Christine de Beer - effortless floral craftsman
Snowy Magnolia forest floor armature
Cover a round shape with plastic wrap... this is going to get messy!
Design note: I used a upturned bowl but you can even just draw a circle on the plastic, any round shape to guide the leaf placement will do.
Place a dried magnolia leaf on the shape.
Book readers turn to page 110 to read more about preserving plant material. There are a few ways to dry your foliage and flowers, each gives you a different result that will change the way you design with it. I wanted to let the leaf curl up slightly to reveal the gorgeous velvety underside of the Magnolia leaf. If I simply pressed the leaf it would have been too flat.
For more information about my book: The Effortless Floral Craftsman
Use hot glue to secure a second leaf to overlap slightly.
Build up the circular shape. Position the leaves in a way that it creates pockets that will hold a lot of artificial snow.
Every now and again lift the leaves from the round shape to make sure it is not stuck to the plastic wrap. Also make sure the leaves are secure. The armature will support all the design details (including a lot of glue and snow) while being suspended over a vase.
Glue in leaves until you have a pretty circular shape.
Paint a puddle of wood glue into all the pockets.
Paint a thin line of glue around the edges of the leaves to make them stand out.
While painting the glue make sure the armature is still secure and add glue wherever you are concerned that it might not be strong enough.
Sprinkle on some artificial snow.
So that it gets soaked in the puddles of glue.
Set the armature aside so that the glue sets completely. This will take a while. Mine took about three days.
Once dry, tip out any artificial snow that is not secure.
Fill a vase with a wide opening with water.
And settle the Magnolia leaf armature on the container.
Groom the orchid spike with a sharp knife so that you have stem to insert into the armature.
Design note: This orchid was a lovely surprise that formed just as the other flowers on the spike was fading leaving me with a generous and elegant curved stem to design with!
Thread the orchid stem though the leaves so that the cut end rests in the water below.
Add in a few jasmine vines to curve around the stem...
And in and around the armature.
Those little tips are so delicate... be careful not to snap them! I show you my trick for threading delicate tips through an armature in our email this week. The sign up is below this post if you are not yet receiving your notification email on Wednesday mornings.
Make sure all the stem ends are below the water line in the vase below...
And finish the design with a few dew drop crystals.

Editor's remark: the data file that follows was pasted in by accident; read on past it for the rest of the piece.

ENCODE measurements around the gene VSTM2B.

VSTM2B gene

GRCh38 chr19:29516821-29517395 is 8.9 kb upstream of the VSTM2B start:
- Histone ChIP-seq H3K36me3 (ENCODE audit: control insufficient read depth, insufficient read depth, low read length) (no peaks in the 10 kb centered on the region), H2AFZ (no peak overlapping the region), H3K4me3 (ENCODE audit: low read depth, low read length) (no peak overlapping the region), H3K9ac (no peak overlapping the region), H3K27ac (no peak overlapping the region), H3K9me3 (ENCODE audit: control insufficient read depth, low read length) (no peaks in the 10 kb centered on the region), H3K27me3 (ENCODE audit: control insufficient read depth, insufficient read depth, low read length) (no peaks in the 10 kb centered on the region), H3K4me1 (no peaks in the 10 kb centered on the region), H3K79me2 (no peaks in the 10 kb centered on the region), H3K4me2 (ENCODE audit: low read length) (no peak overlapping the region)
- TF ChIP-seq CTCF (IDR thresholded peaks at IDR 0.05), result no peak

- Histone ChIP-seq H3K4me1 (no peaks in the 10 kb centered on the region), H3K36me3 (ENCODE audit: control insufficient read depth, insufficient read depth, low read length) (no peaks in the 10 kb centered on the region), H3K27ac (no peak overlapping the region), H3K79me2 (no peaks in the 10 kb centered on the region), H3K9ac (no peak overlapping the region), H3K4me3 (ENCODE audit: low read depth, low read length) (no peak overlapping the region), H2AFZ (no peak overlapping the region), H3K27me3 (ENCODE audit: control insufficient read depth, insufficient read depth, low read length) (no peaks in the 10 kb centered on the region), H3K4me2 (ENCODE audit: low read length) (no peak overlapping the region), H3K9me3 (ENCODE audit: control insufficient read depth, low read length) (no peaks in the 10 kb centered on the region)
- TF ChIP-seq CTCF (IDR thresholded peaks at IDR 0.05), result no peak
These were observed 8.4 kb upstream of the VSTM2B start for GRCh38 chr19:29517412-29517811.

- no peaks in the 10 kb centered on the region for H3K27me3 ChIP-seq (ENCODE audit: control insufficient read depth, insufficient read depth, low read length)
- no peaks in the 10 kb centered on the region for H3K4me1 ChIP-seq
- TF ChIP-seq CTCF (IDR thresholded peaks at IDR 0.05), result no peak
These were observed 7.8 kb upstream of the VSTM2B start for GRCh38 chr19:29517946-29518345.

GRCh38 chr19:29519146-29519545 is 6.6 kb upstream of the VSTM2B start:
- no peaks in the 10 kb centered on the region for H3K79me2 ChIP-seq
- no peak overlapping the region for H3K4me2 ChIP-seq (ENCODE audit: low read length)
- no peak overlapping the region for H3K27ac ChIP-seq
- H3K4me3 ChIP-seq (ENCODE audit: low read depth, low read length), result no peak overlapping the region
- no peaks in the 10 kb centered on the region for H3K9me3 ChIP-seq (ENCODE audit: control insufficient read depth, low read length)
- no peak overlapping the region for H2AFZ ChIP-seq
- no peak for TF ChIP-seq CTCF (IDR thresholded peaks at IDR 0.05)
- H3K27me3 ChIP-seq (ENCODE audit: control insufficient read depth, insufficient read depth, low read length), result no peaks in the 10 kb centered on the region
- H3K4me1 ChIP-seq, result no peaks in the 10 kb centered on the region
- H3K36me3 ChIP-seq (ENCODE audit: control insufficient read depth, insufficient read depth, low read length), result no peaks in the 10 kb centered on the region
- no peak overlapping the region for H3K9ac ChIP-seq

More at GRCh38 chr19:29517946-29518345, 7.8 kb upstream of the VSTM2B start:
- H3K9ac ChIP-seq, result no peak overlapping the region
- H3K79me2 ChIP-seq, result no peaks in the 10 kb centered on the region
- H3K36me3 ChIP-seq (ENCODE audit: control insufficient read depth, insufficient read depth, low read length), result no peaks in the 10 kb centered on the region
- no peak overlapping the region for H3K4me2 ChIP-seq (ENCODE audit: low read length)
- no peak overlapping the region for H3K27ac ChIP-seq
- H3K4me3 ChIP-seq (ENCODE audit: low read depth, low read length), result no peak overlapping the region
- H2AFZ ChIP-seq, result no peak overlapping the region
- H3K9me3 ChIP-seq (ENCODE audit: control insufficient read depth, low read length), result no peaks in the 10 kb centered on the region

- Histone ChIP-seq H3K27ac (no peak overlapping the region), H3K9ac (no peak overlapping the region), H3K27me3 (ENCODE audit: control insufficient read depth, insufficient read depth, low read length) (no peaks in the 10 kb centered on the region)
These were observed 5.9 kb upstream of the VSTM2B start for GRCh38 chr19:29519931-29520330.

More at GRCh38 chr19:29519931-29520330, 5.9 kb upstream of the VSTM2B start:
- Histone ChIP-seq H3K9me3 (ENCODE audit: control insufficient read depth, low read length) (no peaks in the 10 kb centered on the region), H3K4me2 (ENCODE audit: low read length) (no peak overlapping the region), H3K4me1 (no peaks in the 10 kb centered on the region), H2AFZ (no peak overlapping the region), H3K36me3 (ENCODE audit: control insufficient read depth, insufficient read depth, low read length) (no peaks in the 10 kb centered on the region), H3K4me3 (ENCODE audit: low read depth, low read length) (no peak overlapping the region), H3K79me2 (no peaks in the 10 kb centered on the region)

One of my design rules that I set for myself for my website is not to use any tools and equipment that you don’t already have or can easily find but sometimes I discover something new that is too good to not share. You will find a link to the little turn table in this week's email. You can also read more about my design rules for all the designs I share here on the My Creative Workbook website in the email this week.
Stack snippets of grass on a wire frame to make a floating pyramid armature
It's sometimes difficult to place a tiny crystal or bead exactly where you want it.
Turn the leaf so that the muted underside faces outward to create a more understated Autumn colour scheme .
Great way to use all the autumn leaves you collect on walks during the season. Slowly build up the leaf rosette and let the leaves dry before adding a few more.
The trick of this Tutorial is to create a flat top platform to display Spring blossom twigs- the way it would look on moss in a forest.
This armature is actually made of four times as many leaves as what it looks like to create a hinge to fan the entire leaf-tube open yet keep it's shape.
Carefully break... but don't snap a reed to create a curved base for a fanned out grass armature.
Craft two snippet half moons to connect... and... then add a second layer of grass snippets here and there to shade the flowers.
Glue bark to a Papier Maché and wire frame to create a pod shaped armature
Cover a Styrofoam shape with bark to create a bowl for a potted design
This orchid developed at the very end of a long stem... right as the rest of the flowers started to die back so I made a special armature to display the cut stem.
This was the third design I did in my "All things Autumn (by which I mean all things chocolate)" floral art demonstration
My Twig Bridal Basket design and Tutorial featured in the Extraordinary Wedding Flowers issue of the New Zealand Floral Design Magazine
For a softer autumn leaf pod turn the leaves so that the bright side faces in when making the pod.
An early Spring design with a twist on using an old favourite: composite flowers.
Fold and thread an autumn leaf armature for a thankful Thanksgiving design
Glue snippets of grass into a double layer sphere to create a sheltered floral globe.
Sometimes you find such a beautiful plant that you just can't bring yourself to cut it. This design explores using the entire plant, pot and all, in a design